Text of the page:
PepsiCo, the University of Texas at Austin (UT Austin), ISS, and healthcare organizations Providence and the Mount Sinai Health System are joining the Cool Food Pledge, part of a World Resources Institute (WRI) initiative that aims to convert consumers more climate-friendly diets.
Cool Food works with a growing number of foodservice organizations, hotels, and restaurants, as well as companies and schools hoping to bring more climate-friendly options into their canteens. The overarching goal of the program is to slash food-related greenhouse gas (GHG) emissions by 25% by 2030.
How it works:
To date, 60 organizations, including foodservice giant Aramark and restaurant chain Panera, have signed up to the Cool Food Pledge.
- Participants commit to a collective target for a 25% reduction in diet-related GHG emissions associated with the food they serve by 2030. WRI says this number is in line with keeping global warming below the 1.5⁰C set forth by the Paris Agreement.
- Once signed up, organizations select from 23 “best bet interventions” that can shift diners towards more climate-friendly food, including making plant-rich dishes more visible or using language that describes the preparation methods.
- The Cool Food team will advise organizations on how to monitor progress and the data they need on things like animal-based foods and plant proteins.
Edwina Hughes, head of Cool Food, WRI, told AFN: “We think large food providers can do more to champion delicious climate action with meals and snacks that use fewer climate-impactful foods, and more of the climate-friendly ones. We, as NGOs, can help by keeping the message simple. We’ve launched Cool Food Meals to cut through to offer the consumer a climate-friendly meal with a simple label backed by WRI’s environmental science.”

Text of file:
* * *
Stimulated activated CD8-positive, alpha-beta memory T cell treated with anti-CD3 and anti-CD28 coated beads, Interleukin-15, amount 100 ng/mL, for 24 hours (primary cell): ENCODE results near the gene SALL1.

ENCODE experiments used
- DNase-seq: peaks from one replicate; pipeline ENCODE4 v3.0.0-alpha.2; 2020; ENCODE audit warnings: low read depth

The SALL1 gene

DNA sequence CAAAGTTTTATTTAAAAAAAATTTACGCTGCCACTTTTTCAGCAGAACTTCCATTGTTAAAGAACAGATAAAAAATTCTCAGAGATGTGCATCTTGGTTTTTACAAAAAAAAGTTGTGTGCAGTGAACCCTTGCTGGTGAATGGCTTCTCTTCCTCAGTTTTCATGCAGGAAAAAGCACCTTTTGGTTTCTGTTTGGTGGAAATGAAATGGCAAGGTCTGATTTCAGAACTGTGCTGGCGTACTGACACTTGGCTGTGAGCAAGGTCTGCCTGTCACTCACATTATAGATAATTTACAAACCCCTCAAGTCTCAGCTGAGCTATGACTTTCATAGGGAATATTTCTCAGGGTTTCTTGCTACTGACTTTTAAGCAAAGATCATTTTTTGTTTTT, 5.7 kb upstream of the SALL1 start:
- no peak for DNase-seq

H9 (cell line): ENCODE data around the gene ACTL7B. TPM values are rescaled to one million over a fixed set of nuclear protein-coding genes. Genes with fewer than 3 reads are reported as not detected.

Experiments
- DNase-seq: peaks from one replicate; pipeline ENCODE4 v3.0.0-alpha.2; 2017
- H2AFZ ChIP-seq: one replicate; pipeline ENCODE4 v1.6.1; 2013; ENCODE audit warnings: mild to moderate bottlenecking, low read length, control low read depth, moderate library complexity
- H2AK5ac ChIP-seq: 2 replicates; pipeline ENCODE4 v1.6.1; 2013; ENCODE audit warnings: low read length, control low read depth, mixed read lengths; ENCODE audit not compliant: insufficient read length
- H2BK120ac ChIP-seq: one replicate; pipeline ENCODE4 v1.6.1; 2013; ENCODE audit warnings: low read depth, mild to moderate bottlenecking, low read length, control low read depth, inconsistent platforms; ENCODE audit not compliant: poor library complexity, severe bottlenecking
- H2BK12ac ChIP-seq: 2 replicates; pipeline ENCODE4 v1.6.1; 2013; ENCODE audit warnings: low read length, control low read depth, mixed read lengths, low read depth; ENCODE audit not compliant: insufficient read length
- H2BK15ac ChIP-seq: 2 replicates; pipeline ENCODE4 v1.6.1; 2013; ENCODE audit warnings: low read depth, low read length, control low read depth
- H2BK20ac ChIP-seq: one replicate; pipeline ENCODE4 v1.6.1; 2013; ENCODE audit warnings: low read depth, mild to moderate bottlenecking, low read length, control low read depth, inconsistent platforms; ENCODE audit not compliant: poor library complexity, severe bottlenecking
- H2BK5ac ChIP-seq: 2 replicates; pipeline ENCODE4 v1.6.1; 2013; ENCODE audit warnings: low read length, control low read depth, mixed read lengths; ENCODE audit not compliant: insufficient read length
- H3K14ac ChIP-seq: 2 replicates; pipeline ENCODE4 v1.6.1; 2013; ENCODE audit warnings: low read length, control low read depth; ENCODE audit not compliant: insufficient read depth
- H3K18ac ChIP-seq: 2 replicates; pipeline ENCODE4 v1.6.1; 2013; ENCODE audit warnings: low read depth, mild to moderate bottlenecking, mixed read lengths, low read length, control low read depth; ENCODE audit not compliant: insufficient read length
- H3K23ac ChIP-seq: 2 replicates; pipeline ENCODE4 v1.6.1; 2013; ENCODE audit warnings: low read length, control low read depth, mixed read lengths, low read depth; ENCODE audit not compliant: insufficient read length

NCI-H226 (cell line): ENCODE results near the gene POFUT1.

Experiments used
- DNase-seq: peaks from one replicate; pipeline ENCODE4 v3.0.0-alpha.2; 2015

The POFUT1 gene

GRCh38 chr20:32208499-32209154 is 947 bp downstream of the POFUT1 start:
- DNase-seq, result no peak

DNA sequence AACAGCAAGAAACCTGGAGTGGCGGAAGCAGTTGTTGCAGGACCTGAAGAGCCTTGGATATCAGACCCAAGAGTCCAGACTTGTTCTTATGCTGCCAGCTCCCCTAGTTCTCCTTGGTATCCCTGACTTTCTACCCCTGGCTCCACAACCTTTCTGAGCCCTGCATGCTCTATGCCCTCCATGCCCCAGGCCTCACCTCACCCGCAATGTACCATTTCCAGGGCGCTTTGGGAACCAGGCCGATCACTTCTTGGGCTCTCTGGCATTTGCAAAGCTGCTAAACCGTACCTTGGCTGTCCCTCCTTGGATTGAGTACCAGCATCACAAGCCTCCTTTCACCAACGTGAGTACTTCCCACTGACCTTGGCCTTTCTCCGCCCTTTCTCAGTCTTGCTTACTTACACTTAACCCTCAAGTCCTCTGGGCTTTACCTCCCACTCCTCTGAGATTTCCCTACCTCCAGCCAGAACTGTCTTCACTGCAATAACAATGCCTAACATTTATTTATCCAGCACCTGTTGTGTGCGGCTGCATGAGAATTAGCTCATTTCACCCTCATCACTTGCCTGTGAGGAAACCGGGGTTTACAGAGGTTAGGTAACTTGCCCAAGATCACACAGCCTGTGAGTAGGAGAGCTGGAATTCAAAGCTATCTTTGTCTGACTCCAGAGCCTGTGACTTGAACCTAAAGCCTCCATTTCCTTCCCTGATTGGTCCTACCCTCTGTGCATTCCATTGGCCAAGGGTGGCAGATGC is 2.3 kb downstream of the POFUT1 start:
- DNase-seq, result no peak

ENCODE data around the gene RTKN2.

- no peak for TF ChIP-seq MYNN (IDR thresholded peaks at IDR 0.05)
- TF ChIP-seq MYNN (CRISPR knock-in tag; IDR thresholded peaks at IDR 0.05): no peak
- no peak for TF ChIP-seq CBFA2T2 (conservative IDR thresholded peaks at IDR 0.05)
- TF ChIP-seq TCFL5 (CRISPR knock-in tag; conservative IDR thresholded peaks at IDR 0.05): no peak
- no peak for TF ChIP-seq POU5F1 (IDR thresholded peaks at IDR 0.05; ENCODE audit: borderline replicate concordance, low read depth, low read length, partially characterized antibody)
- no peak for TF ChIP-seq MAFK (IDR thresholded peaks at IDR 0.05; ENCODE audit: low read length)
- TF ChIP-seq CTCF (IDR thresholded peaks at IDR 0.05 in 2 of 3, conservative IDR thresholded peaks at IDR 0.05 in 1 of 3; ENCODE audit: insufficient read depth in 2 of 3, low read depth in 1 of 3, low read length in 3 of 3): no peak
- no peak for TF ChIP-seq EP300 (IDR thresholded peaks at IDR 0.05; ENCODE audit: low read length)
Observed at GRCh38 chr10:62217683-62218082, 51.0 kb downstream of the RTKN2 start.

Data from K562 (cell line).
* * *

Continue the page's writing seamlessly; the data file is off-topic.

Why it matters:
WRI says that if Cool Food Pledge signatories collectively hit the 25% reduction target by 2030, they’d reduce annual food-related emissions by 1.3 million tons of carbon dioxide equivalent – similar to taking roughly 285,000 passenger vehicles off US roads, it claims.
Influencing consumer behavior is a critical component here. A recent online survey by WRI of more than 6,000 respondents found that “thoughtfully framed environmental messages on restaurant menus can significantly increase customers’ uptake of lower-carbon, plant-rich dishes.”
“The onus shouldn’t sit with the consumer alone, but it is important for people to feel engaged and empowered to take action on the climate – and choosing a climate-friendly meal is a great way to do this,” Hughes said.
“When a foodservice organization puts climate at the heart of its food offering, it is bringing the consumer along on the journey.”
The bigger picture:
The UN Food & Agriculture Organization estimates that emissions from animal agriculture represent roughly 14.5% of annual anthropogenic GHG emissions.
- Research from WRI has found that for “people who consume high amounts of meat and dairy, shifting to diets with a greater share of plant-based foods could significantly reduce agriculture’s pressure on the environment.”
- This echoes other research, such as findings from The American Journal of Clinical Nutrition which suggested a typical meat-eater’s diet requires 17 times more land, 14 times more water, and 10 times more energy than a vegetarian’s.
- A research paper published in PLOS Climate by Impossible Foods and PLOS founder Patrick Brown claims that if the world were to transition to a plant-based food system over the next 15 years, it would “prevent enough GHG emissions to effectively cancel out emissions from all other economic sectors for the next 30 to 50 years.”
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